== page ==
More parrots and fewer sparrows in Catalonia
Exotic and forest birds have become more widespread in the past 40 years, whereas birds that live near agricultural land have declined
BarcelonaThe noise of parrots is no longer strange or exotic-sounding in the most populated areas of Catalonia, although 40 years ago they were an anecdote in the midst of the usual sparrows or serins. The list of newly arrived birds in the last decades is quite long –there are 17– and exotic birds have had a lot to do with it because they make up to half of the novelties detected by the third Atlas of nesting birds in Catalonia, a project led by the Institut Català d'Ornitologia (ICO), which is the most comprehensive study ever made of the birds that inhabit Catalonia. In view of the overall numbers, things have not gone badly for birds: it is estimated that between 8 and 12 million pairs of birds breed each year and the 233 species that can be found in some corner of the country are a very broad representation (39%) of Europe's bird wildlife.
When compared to four decades ago – when the atlas was made for the first time – the results are clearly positive. However, when compared to only 20 years ago, things are not so chirpy. "In the first decades of this century we can already detect symptoms that things are not going so well and that things are stagnating," warns the general director of the atlas, Sergi Herrando, who is a researcher at ICO, CREAF and the European Bird Census Council (EBCC). Some native species that are still clearly predominant, such as the house sparrow or the European serin, are in clear regression, a fact that "gives clues about the extent to which natural systems are pressured by the entire human presence," says the expert, who adds that more than a hundred of the species that inhabit Catalonia have a population that is already considered "scarce" because it does not reach 2,000 breeding pairs. "There has been no clear extinction, but we have some hanging on by the skin of their teeth, they are in extreme danger and will probably become extinct," Herrando predicts.
The third edition of the atlas allows to see trends and birds offer "a very clear x-ray" of what has happened in the country's landscape over the past 40 years. The abandonment of the rural areas and the expansion of forests has been both an attraction for certain species – including some from other parts of Europe – but also a hindrance for those that lived on the margins of agricultural land, increasingly difficult to find. Wooded areas have been ideal for the robin, the chaffinch or the golden oriole, others such as the turtle dove have been suffering from being cornered, especially in mountain areas where decades ago there were fields or pastures. In addition, the increasingly intensive agriculture in the plains, with large monocultures, the use of pesticides and the elimination of the margins between fields is also condemning to the decline of the shrike or the little bustard.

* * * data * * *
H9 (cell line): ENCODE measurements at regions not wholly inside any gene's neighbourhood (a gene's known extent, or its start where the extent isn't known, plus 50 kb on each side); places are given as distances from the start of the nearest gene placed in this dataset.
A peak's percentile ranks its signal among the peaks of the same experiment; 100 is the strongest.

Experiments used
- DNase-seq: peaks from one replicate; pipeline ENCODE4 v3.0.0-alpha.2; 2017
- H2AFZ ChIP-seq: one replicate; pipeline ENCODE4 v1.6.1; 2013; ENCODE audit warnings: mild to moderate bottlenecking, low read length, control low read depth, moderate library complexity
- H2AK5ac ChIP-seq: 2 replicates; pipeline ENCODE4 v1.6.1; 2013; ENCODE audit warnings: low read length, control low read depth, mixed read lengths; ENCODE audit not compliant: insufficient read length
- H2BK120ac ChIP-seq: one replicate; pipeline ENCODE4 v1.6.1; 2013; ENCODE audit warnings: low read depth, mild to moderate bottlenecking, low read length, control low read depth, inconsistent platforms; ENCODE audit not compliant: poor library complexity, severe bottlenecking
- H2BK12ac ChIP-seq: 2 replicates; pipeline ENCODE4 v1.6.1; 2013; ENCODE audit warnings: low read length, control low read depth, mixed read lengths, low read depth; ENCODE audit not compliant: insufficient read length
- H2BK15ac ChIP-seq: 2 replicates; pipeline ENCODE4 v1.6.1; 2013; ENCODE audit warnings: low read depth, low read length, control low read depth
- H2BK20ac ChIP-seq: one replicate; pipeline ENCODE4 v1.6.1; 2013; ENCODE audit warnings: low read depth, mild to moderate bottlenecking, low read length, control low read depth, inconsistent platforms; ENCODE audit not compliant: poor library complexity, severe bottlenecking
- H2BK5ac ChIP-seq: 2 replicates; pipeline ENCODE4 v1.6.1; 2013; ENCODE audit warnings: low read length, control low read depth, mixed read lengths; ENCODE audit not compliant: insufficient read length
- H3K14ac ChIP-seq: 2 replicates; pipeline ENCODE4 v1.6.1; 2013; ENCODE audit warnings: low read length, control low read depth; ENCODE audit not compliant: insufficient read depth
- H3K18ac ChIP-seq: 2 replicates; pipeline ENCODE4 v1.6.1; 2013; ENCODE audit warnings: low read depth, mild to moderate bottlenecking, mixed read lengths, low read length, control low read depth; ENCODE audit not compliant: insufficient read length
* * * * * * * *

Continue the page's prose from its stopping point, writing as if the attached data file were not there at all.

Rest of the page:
Among the endangered species, the case of the shrike stands out, a bird that now is bred in captivity and which is only just surviving. "There have been years in which no chicks hatched and here is the only place on the peninsula where they still exist," Herrando explains. This bird is typical of extensive agricultural environments.
The effects of climate change
The analysis by areas has unearthed interesting facts: the Cerdanya is the region with the most birds, and the northern half of the country generally has more birds than in the southern half. What has not been detected, for the moment, is any generalised displacement of species towards the north in search of cooler temperatures, which could be attributed to the planetary warming that is already beginning to affect the weather. But although it is not widespread, some species are moving northwards. It has been detected that the stonechat is disappearing from Mediterranean areas and is concentrating in the Pyrenees and the cuckoo has moved to higher altitudes, Herrando says.
In the Delta de l'Ebre, one of the most vulnerable areas to the climate crisis, some species also face clear threats. Whereas 20 years ago most of the world population of Audouin's gull was concentrated in this area, now very few specimens can be found and the rest are scattered around other parts of Catalonia. This is due to the delta's loss of surface area of the delta – an effect of climate crisis and also the lack of incoming sediments – as well as new land predators, the expert stresses. There is also the case of the egret, typical of wetlands, which has suffered a decline since 2006 due to action being taken to stop apple snails.
The information compiled by the atlas, the result of four years of work by 1,200 ornithologists on the grounds, is only "a door to investigate," according to Herrando. The level of knowledge it allows us to reach, he insists, does not exist in any other biological group: "With this starting point, I am confident that the puzzle of biodiversity can be built, identify what we have, how it is changing and how to conserve it. "The book helps us to better understand the environmental pressures that affect our birds and, by extension, our ecosystems, and to be able to correct them as a public administration," adds the director of Environmental Policies and Natural Environment of the Generalitat, Antoni Ferran. For example, one of the surprises of the work has been to discover a "hot spot" of biodiversity in Cerdanya, as also happens in other valley areas.
The Government intends to replicate the method and, from next year, to launch the first atlas of mammals in Catalonia, a project that also wants to have public participation of all naturalists to be as comprehensive as the bird atlas is.